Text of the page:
The benefits of AI are known — or mostly known — since it’s impossible to anticipate all of its future benefits. The abuses are also mostly known — and include such things as misinformation, labor disruptions, copyright infringement, electoral manipulation, and more.

It’s clear that this technology needs to be regulated, and this is the comb where the hair tangles.

Regulations mean minimizing potential risks while harnessing potential benefits. Therefore, before regulating, one has to understand why we are regulating. Plus, since some aspects of AI may not fall under any existing agency’s jurisdiction, are we to create a new one?

History tell us that it has often taken many years for governments to create agencies to regulate new technologies. According to a chart published in The New York Times, the shortest period for a U.S. regulation to be put into place was four years, and that was for nuclear energy. Railroads on the other hand, took 60 years. Radio took 20 years. And television was just five years old before it began being regulated.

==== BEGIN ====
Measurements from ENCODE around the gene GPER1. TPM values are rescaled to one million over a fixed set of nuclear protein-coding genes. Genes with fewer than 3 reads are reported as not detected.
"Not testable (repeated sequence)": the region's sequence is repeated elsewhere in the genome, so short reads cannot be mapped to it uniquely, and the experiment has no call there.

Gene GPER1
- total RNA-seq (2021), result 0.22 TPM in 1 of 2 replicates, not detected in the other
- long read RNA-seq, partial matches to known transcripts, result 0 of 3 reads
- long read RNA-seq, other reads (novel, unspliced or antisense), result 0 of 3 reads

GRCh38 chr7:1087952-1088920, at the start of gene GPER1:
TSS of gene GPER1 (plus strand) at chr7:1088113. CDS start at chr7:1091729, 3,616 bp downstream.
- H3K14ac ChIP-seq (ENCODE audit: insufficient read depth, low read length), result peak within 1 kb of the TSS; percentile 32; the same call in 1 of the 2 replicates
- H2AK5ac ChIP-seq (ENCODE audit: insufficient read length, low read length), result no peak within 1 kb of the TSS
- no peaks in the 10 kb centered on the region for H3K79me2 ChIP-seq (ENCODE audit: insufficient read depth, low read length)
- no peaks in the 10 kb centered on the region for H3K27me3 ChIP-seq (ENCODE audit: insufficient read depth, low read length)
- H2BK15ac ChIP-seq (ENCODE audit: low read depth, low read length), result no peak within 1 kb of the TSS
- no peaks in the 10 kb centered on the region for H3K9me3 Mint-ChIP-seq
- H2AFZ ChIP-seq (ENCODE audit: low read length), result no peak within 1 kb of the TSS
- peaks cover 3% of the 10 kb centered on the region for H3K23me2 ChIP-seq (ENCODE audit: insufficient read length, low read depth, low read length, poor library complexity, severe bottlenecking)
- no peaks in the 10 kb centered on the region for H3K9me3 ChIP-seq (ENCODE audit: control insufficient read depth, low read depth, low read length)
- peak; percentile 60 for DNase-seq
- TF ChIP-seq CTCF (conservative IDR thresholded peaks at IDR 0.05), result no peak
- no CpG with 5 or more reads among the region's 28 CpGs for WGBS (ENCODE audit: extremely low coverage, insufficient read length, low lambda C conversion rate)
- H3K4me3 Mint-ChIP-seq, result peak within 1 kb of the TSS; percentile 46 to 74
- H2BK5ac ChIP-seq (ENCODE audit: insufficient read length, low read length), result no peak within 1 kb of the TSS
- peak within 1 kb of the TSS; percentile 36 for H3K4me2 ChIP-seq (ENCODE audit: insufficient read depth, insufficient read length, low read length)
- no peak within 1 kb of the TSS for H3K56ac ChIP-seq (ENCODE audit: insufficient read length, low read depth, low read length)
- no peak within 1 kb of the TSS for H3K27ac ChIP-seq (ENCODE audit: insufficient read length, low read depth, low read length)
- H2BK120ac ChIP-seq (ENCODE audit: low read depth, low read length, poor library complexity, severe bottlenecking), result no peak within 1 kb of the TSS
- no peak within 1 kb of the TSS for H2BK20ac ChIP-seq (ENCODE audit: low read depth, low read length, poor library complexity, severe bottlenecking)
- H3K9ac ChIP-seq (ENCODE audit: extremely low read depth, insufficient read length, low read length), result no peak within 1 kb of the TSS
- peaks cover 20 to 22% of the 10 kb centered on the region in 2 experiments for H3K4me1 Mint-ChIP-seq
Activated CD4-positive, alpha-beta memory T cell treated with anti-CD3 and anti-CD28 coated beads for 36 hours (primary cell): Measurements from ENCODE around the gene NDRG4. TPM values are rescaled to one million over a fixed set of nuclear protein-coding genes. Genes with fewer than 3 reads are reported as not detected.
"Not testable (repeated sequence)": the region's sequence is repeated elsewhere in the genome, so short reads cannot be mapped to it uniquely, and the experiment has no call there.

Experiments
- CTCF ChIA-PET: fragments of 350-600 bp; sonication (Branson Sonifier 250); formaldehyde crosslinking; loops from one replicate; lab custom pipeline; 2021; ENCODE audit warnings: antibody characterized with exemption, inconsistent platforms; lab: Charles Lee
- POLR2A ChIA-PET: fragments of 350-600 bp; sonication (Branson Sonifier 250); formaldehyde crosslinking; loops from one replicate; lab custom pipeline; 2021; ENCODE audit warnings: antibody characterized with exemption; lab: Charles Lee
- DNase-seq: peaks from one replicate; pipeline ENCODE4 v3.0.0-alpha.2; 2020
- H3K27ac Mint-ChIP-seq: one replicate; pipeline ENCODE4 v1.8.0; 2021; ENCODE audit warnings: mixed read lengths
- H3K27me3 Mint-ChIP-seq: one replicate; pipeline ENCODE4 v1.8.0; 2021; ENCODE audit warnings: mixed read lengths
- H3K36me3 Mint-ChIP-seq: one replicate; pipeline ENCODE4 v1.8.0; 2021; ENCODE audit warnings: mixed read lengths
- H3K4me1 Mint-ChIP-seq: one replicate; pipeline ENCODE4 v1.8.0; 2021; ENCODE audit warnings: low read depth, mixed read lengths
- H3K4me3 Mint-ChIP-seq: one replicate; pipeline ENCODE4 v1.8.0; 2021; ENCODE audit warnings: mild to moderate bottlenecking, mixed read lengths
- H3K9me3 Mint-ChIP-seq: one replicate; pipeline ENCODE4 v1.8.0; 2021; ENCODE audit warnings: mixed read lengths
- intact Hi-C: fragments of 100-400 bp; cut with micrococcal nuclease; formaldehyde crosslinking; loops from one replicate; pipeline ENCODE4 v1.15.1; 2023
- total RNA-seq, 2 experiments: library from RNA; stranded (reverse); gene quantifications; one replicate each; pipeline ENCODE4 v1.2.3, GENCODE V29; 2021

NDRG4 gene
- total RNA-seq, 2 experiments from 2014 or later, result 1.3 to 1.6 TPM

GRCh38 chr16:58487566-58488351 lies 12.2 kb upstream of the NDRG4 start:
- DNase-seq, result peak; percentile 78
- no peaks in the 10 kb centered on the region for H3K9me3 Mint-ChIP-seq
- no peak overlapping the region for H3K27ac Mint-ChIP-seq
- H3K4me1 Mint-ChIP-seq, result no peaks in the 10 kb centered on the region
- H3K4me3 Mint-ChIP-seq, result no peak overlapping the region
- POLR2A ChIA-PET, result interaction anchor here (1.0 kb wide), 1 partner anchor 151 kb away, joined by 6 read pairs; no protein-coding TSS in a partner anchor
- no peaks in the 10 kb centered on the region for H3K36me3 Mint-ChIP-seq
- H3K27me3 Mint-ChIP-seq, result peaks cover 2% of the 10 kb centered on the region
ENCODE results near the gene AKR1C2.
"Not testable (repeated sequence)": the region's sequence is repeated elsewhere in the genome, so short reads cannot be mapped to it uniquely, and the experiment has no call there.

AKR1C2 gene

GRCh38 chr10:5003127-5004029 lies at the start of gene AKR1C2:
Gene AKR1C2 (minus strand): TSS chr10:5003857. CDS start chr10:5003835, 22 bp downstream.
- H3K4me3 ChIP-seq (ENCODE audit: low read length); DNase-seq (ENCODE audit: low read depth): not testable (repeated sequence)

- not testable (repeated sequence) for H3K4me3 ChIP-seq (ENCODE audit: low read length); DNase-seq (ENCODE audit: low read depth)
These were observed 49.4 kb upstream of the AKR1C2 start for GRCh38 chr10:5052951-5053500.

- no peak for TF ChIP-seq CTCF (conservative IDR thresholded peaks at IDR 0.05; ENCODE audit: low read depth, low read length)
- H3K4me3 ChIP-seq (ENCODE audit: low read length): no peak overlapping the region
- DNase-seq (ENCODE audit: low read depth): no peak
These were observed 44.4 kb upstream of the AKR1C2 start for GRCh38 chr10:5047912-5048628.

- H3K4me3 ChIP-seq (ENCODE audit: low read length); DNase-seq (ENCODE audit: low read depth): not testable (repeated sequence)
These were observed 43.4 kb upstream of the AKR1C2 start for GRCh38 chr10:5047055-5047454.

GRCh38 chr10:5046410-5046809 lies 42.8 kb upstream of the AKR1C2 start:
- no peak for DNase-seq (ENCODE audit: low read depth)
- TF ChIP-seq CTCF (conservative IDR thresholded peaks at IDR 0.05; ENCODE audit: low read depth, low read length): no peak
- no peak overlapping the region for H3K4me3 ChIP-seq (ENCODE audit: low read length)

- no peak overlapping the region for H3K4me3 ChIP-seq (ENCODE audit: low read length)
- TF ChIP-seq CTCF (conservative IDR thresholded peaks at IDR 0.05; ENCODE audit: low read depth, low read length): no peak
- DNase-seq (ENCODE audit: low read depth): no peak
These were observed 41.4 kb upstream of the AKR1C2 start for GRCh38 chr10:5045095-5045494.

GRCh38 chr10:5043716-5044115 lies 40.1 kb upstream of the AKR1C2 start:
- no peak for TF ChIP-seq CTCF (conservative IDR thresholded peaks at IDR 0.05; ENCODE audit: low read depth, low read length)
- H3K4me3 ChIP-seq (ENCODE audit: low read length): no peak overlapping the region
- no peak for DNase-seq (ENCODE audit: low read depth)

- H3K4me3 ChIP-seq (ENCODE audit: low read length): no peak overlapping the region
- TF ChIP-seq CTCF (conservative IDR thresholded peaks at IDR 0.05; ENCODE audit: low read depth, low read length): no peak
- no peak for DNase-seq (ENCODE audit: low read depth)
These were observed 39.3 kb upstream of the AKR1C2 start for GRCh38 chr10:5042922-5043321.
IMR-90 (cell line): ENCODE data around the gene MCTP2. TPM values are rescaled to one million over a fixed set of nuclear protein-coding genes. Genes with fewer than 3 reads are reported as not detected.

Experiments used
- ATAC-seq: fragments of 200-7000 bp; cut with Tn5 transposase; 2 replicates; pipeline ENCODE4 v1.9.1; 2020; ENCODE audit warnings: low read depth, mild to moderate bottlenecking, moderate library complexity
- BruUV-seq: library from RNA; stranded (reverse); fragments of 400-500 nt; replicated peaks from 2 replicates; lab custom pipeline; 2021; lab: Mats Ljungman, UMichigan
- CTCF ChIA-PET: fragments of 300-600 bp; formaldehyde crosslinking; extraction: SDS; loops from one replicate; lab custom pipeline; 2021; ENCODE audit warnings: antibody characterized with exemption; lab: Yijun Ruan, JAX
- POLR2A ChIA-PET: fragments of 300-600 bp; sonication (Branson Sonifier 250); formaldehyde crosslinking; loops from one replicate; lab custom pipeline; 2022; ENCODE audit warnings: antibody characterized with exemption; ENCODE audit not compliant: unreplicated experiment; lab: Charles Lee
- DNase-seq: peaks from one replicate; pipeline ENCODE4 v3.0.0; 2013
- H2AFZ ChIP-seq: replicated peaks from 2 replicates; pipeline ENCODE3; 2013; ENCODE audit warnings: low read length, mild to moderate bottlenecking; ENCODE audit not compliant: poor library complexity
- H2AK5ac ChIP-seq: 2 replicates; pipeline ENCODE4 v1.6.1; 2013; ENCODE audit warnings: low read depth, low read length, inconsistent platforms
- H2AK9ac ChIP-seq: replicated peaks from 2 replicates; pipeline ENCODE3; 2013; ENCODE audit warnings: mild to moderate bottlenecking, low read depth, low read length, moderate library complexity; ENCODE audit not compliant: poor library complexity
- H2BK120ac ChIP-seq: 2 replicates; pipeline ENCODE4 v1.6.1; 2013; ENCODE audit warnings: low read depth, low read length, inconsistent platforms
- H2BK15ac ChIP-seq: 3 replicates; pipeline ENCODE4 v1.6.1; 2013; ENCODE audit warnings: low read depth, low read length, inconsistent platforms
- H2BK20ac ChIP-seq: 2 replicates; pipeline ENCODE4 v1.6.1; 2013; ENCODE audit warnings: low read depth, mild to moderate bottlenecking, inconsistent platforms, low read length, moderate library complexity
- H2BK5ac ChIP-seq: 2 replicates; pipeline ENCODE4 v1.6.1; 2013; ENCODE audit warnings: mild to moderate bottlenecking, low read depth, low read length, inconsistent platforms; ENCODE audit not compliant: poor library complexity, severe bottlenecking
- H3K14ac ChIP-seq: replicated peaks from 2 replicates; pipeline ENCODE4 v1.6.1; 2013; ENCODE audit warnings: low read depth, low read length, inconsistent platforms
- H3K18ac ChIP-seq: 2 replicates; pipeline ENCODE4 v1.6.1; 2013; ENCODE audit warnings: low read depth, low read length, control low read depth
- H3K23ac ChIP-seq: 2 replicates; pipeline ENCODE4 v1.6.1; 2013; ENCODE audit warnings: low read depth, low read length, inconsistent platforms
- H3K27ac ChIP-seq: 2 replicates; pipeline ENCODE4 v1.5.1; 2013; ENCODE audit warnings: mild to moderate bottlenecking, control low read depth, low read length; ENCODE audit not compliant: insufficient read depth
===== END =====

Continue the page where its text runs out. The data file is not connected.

In the U.S., the Federal Radio Commission was a regulatory agency created in 1927. In 1934, that was replaced by the Federal Communications Commission, which included a video division. It also oversees the telecommunications industry, which was previously under the Interstate Commerce Commission. However, cable TV is not regulated by the FCC, but by local franchising authorities.

As for AI, the general opinion is that the technology will advance much faster than any legislative body’s resolutions, and that many of its rules will be obsolete before they’d even be put into play. But in the meantime it is hoped that the industry is at least clear about AI-generated and AI-assisted content.

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